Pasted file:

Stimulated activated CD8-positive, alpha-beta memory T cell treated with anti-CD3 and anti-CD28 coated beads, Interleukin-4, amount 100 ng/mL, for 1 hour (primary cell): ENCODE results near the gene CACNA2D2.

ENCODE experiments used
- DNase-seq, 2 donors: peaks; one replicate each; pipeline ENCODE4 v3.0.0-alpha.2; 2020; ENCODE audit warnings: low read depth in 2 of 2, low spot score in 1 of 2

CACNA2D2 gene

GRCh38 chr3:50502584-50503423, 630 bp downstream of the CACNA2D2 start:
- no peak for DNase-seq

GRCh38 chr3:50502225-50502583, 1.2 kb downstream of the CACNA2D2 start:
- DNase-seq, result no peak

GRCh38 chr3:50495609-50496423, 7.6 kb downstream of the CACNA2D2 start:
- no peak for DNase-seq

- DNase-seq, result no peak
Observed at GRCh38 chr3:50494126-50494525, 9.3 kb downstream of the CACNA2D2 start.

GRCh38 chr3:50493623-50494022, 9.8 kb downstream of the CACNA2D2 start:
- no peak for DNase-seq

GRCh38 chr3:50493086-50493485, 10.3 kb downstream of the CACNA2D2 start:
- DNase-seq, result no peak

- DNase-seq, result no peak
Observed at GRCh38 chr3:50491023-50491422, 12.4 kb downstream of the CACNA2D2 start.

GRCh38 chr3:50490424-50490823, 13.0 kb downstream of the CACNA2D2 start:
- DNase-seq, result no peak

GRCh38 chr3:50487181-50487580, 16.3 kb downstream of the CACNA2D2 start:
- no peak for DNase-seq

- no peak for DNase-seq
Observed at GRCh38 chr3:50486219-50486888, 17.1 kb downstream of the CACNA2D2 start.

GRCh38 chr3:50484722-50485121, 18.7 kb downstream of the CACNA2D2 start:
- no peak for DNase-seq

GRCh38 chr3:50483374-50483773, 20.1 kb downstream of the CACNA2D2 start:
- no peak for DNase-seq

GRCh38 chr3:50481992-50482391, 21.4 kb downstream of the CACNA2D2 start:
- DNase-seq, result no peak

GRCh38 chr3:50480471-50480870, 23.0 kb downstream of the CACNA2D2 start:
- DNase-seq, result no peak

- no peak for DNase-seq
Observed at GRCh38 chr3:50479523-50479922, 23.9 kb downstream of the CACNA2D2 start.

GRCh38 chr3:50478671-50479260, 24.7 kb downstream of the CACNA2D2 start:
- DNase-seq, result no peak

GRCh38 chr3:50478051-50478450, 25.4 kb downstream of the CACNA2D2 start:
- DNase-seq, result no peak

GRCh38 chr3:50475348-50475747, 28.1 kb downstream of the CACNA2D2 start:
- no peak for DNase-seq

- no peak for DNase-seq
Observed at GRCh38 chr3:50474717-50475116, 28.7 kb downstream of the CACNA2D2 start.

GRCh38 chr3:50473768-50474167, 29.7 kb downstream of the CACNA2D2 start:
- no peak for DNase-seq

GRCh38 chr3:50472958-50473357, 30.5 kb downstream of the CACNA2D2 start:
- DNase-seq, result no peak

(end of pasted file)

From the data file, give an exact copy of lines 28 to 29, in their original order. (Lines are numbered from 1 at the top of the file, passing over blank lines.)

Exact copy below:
- no peak for DNase-seq

GRCh38 chr3:50481992-50482391, 21.4 kb downstream of the CACNA2D2 start: